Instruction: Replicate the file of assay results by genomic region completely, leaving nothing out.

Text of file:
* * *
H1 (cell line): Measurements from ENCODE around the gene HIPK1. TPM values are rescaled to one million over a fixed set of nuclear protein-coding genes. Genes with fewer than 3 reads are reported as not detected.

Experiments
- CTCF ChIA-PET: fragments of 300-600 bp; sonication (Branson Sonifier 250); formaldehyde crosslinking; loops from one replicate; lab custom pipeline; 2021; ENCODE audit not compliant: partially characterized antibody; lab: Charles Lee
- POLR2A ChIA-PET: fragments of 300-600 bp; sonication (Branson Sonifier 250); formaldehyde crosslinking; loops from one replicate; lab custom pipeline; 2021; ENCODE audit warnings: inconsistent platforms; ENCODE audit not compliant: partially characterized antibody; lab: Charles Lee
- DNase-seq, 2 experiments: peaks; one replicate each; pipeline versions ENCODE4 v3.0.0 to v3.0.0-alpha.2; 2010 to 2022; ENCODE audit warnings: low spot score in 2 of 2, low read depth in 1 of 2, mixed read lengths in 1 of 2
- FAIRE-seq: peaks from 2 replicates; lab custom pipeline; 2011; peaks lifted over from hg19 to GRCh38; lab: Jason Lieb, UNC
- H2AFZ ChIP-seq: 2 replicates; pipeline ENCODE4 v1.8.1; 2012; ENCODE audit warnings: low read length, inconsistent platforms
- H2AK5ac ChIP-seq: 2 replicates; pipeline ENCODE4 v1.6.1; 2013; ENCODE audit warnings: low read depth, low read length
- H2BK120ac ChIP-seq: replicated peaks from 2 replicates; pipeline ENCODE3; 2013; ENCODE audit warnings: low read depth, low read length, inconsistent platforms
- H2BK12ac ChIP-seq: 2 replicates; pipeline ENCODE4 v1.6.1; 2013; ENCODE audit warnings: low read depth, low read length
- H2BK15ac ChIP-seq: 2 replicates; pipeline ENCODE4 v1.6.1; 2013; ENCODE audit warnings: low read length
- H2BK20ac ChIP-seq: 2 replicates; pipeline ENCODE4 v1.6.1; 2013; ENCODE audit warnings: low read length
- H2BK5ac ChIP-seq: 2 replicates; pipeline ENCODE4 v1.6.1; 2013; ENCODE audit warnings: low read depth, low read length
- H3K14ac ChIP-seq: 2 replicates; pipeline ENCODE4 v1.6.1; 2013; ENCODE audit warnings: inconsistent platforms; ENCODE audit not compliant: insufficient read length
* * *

H1 (cell line): Measurements from ENCODE around the gene HIPK1. TPM values are rescaled to one million over a fixed set of nuclear protein-coding genes. Genes with fewer than 3 reads are reported as not detected.

Experiments
- CTCF ChIA-PET: fragments of 300-600 bp; sonication (Branson Sonifier 250); formaldehyde crosslinking; loops from one replicate; lab custom pipeline; 2021; ENCODE audit not compliant: partially characterized antibody; lab: Charles Lee
- POLR2A ChIA-PET: fragments of 300-600 bp; sonication (Branson Sonifier 250); formaldehyde crosslinking; loops from one replicate; lab custom pipeline; 2021; ENCODE audit warnings: inconsistent platforms; ENCODE audit not compliant: partially characterized antibody; lab: Charles Lee
- DNase-seq, 2 experiments: peaks; one replicate each; pipeline versions ENCODE4 v3.0.0 to v3.0.0-alpha.2; 2010 to 2022; ENCODE audit warnings: low spot score in 2 of 2, low read depth in 1 of 2, mixed read lengths in 1 of 2
- FAIRE-seq: peaks from 2 replicates; lab custom pipeline; 2011; peaks lifted over from hg19 to GRCh38; lab: Jason Lieb, UNC
- H2AFZ ChIP-seq: 2 replicates; pipeline ENCODE4 v1.8.1; 2012; ENCODE audit warnings: low read length, inconsistent platforms
- H2AK5ac ChIP-seq: 2 replicates; pipeline ENCODE4 v1.6.1; 2013; ENCODE audit warnings: low read depth, low read length
- H2BK120ac ChIP-seq: replicated peaks from 2 replicates; pipeline ENCODE3; 2013; ENCODE audit warnings: low read depth, low read length, inconsistent platforms
- H2BK12ac ChIP-seq: 2 replicates; pipeline ENCODE4 v1.6.1; 2013; ENCODE audit warnings: low read depth, low read length
- H2BK15ac ChIP-seq: 2 replicates; pipeline ENCODE4 v1.6.1; 2013; ENCODE audit warnings: low read length
- H2BK20ac ChIP-seq: 2 replicates; pipeline ENCODE4 v1.6.1; 2013; ENCODE audit warnings: low read length
- H2BK5ac ChIP-seq: 2 replicates; pipeline ENCODE4 v1.6.1; 2013; ENCODE audit warnings: low read depth, low read length
- H3K14ac ChIP-seq: 2 replicates; pipeline ENCODE4 v1.6.1; 2013; ENCODE audit warnings: inconsistent platforms; ENCODE audit not compliant: insufficient read length